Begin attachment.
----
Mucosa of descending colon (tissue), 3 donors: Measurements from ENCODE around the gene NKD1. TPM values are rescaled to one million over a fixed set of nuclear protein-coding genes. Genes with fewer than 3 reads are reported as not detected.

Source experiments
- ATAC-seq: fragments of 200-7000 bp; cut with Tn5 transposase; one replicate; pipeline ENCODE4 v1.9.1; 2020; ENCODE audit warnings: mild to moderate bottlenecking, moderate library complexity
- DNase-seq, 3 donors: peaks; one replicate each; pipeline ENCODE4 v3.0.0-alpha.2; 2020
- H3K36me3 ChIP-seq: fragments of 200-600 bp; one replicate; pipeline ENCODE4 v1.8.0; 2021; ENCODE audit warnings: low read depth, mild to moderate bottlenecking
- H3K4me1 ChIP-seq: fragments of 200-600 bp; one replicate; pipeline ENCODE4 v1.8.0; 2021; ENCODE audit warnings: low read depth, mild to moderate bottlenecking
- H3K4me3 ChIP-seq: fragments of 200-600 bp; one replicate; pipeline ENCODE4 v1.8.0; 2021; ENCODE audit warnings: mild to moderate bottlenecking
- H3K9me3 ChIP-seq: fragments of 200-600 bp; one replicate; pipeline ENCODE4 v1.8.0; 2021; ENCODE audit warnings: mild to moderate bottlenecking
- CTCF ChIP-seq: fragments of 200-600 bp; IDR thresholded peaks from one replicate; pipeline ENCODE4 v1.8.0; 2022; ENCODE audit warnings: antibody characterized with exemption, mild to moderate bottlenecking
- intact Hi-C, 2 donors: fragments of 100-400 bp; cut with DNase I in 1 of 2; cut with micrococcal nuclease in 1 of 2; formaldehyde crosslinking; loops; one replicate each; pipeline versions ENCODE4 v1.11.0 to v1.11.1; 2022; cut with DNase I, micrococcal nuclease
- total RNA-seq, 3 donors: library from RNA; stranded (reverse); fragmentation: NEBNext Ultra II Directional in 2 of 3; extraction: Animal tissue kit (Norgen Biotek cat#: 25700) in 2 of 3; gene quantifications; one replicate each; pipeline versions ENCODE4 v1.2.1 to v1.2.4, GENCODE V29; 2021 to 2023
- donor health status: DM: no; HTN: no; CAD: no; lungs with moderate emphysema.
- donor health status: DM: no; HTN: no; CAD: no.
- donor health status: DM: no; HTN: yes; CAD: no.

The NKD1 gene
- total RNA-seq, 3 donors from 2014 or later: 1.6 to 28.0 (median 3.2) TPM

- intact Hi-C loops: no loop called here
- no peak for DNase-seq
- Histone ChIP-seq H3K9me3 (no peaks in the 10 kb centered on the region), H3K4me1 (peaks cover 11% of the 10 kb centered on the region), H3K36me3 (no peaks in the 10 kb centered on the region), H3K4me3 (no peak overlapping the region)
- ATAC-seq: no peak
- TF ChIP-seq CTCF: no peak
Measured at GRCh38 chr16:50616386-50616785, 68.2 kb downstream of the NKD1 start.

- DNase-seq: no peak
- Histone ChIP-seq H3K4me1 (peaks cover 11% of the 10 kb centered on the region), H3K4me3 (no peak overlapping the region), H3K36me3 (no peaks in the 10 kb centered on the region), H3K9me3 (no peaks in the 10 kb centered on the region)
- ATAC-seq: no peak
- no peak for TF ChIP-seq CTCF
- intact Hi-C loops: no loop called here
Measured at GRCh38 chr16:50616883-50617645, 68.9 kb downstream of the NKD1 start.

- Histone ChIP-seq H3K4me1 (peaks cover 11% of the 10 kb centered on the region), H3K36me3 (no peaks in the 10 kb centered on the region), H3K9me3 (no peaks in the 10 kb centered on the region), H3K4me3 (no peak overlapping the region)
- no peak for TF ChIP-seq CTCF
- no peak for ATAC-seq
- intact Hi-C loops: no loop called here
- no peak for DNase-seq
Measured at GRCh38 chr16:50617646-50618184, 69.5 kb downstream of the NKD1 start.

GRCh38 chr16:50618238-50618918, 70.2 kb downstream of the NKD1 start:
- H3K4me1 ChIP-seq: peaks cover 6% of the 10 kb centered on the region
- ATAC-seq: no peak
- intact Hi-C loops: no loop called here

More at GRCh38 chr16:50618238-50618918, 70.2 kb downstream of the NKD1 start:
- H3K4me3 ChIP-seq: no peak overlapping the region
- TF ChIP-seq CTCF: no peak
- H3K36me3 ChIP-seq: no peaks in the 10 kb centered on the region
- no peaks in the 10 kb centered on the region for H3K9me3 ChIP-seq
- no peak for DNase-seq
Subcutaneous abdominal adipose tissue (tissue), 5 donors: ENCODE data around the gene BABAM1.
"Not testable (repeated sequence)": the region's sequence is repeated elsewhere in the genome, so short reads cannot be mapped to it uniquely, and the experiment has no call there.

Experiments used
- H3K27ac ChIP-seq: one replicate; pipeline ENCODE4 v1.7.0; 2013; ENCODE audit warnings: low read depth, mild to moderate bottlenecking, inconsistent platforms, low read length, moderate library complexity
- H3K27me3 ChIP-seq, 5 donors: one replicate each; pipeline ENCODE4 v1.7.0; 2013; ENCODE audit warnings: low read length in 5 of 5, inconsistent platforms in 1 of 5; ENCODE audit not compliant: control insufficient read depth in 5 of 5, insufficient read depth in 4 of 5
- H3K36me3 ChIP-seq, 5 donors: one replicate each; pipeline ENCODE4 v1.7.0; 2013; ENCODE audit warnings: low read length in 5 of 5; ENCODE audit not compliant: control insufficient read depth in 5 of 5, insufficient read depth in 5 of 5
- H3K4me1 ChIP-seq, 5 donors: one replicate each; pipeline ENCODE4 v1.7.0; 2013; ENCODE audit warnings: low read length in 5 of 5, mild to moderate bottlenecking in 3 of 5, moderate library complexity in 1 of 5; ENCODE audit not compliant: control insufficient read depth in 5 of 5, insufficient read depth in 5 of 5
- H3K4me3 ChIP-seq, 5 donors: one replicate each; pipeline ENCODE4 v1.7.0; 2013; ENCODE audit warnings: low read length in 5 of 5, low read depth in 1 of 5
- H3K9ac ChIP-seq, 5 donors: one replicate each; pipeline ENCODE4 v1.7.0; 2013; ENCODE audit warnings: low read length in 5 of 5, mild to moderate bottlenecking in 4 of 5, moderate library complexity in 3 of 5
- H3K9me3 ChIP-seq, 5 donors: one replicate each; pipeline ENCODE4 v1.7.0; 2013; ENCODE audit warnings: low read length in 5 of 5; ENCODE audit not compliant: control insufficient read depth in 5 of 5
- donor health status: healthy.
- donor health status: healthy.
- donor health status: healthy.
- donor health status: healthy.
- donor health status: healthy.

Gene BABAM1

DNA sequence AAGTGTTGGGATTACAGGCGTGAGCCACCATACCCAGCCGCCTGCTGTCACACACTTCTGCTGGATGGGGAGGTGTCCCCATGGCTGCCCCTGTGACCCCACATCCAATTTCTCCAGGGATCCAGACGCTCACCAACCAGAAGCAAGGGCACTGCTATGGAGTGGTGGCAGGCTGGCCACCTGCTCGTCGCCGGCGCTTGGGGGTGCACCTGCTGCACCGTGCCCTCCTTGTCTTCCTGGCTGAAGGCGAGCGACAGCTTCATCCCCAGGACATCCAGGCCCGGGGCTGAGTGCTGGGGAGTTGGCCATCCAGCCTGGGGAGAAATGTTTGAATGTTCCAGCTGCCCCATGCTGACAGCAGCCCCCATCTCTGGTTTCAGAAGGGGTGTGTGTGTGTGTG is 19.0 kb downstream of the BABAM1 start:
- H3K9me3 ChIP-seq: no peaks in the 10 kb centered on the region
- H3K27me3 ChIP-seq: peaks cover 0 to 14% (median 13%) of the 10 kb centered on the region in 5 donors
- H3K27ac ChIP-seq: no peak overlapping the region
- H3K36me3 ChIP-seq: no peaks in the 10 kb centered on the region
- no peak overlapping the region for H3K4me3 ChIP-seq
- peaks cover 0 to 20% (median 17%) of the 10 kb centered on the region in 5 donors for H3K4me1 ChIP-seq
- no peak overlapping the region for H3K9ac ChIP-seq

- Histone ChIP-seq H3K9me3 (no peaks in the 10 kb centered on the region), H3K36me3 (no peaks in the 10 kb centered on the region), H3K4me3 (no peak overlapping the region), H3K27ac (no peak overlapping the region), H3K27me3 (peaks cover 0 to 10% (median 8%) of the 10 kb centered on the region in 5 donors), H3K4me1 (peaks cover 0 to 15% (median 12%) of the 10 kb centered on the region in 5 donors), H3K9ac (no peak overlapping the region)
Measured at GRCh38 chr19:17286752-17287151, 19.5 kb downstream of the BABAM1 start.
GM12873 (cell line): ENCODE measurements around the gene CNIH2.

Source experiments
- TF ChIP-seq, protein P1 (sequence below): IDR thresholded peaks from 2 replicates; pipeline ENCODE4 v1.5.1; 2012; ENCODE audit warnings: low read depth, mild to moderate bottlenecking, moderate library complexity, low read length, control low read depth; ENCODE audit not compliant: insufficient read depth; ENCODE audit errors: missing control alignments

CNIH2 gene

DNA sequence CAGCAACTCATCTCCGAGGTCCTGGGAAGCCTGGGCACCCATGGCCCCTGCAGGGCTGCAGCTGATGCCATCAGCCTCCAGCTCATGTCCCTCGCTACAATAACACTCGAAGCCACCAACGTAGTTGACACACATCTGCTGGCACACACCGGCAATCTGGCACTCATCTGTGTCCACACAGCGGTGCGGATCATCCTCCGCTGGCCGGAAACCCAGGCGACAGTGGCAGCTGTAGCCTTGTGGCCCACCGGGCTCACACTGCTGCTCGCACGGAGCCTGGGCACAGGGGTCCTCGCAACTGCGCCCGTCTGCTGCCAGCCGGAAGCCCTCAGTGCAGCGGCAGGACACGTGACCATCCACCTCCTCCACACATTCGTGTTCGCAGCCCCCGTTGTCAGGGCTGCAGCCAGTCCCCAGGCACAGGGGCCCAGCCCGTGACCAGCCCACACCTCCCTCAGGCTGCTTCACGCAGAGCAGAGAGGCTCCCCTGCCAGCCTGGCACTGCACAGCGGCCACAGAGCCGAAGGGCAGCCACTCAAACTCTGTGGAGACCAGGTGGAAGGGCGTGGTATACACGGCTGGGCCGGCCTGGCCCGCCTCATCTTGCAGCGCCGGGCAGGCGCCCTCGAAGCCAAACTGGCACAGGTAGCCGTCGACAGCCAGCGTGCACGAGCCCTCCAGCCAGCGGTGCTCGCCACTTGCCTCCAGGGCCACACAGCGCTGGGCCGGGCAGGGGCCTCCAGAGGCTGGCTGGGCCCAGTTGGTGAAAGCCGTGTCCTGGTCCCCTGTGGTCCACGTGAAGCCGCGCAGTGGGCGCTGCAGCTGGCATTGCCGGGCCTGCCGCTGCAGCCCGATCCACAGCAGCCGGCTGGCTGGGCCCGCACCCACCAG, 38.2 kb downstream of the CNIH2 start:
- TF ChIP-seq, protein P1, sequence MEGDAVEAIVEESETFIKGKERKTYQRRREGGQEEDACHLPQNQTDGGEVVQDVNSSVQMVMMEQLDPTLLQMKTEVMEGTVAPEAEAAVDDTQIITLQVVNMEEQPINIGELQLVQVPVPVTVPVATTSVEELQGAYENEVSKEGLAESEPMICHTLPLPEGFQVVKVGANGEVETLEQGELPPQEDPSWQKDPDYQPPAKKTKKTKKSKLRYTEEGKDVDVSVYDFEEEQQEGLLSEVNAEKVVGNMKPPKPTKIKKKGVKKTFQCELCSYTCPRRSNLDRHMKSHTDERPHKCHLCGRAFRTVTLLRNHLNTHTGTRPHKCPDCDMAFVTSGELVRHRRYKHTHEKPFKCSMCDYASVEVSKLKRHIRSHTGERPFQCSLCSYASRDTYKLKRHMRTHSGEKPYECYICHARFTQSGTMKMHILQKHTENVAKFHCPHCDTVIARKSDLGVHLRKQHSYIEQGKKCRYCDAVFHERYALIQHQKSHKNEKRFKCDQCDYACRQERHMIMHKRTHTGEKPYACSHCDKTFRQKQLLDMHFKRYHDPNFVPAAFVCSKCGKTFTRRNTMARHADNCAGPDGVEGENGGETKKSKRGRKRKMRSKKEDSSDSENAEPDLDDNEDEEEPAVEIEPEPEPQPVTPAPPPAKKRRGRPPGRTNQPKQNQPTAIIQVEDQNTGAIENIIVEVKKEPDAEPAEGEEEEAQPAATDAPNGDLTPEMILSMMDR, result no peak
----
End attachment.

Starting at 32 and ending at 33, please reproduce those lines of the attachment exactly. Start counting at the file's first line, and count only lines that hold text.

- intact Hi-C loops: no loop called here
- no peak for DNase-seq